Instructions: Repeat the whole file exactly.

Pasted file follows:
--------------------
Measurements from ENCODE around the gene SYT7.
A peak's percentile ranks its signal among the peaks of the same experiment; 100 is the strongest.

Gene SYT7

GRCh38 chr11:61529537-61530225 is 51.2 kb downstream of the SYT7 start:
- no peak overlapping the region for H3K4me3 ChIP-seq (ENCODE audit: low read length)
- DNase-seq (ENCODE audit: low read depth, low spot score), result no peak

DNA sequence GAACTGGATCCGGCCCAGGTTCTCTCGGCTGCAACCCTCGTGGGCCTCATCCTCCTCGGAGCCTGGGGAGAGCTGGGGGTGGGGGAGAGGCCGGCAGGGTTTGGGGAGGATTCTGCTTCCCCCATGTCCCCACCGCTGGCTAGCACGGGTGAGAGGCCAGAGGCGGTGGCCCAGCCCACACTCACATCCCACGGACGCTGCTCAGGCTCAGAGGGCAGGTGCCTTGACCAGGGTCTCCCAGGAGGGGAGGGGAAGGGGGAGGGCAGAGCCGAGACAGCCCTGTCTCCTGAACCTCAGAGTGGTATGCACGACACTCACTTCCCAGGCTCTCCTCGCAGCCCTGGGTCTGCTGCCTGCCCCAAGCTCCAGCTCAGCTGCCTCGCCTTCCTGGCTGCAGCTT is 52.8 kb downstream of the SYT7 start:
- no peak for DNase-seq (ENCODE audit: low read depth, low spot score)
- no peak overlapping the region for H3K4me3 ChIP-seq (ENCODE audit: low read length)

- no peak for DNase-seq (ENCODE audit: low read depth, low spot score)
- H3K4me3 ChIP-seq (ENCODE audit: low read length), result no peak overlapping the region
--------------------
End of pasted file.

Measurements from ENCODE around the gene SYT7.
A peak's percentile ranks its signal among the peaks of the same experiment; 100 is the strongest.

Gene SYT7

GRCh38 chr11:61529537-61530225 is 51.2 kb downstream of the SYT7 start:
- no peak overlapping the region for H3K4me3 ChIP-seq (ENCODE audit: low read length)
- DNase-seq (ENCODE audit: low read depth, low spot score), result no peak

DNA sequence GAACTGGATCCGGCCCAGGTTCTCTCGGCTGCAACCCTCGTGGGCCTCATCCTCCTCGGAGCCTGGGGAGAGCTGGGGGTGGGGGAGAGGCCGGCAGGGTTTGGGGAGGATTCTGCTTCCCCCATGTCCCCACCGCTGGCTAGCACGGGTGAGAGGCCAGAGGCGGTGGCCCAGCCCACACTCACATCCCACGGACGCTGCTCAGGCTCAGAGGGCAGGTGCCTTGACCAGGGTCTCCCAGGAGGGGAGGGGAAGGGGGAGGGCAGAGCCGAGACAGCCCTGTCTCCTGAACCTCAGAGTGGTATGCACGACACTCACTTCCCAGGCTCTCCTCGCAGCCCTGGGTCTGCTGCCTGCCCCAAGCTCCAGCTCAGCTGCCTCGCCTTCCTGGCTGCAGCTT is 52.8 kb downstream of the SYT7 start:
- no peak for DNase-seq (ENCODE audit: low read depth, low spot score)
- no peak overlapping the region for H3K4me3 ChIP-seq (ENCODE audit: low read length)

- no peak for DNase-seq (ENCODE audit: low read depth, low spot score)
- H3K4me3 ChIP-seq (ENCODE audit: low read length), result no peak overlapping the region